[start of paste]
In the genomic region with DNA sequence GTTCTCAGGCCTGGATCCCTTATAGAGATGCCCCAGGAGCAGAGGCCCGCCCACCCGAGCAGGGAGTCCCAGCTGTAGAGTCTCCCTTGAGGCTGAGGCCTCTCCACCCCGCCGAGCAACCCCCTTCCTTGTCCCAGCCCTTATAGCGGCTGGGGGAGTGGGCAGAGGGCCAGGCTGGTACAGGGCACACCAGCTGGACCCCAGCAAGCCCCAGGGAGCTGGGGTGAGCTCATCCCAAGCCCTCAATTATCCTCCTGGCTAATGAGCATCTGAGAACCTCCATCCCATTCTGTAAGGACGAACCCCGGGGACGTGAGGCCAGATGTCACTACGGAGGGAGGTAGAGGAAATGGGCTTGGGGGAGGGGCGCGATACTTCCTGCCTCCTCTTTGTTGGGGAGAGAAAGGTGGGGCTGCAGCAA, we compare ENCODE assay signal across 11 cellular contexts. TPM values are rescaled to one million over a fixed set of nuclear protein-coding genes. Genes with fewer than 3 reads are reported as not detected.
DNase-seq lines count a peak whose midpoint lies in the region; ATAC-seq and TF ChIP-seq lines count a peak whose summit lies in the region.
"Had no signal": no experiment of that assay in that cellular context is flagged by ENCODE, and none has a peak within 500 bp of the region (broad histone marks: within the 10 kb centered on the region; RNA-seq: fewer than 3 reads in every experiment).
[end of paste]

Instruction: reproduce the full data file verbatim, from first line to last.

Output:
In the genomic region with DNA sequence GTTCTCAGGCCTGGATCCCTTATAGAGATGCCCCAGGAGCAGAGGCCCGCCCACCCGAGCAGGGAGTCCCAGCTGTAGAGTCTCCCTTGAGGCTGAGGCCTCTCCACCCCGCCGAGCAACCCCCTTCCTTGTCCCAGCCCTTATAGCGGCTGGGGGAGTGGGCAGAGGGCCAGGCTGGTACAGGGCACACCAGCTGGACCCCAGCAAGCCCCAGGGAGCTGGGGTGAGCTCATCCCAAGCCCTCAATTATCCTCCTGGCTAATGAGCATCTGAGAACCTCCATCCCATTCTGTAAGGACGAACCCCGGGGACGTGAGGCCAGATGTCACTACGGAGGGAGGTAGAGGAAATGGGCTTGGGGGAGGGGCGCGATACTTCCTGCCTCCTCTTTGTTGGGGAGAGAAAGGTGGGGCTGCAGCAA, we compare ENCODE assay signal across 11 cellular contexts. TPM values are rescaled to one million over a fixed set of nuclear protein-coding genes. Genes with fewer than 3 reads are reported as not detected.
DNase-seq lines count a peak whose midpoint lies in the region; ATAC-seq and TF ChIP-seq lines count a peak whose summit lies in the region.
"Had no signal": no experiment of that assay in that cellular context is flagged by ENCODE, and none has a peak within 500 bp of the region (broad histone marks: within the 10 kb centered on the region; RNA-seq: fewer than 3 reads in every experiment).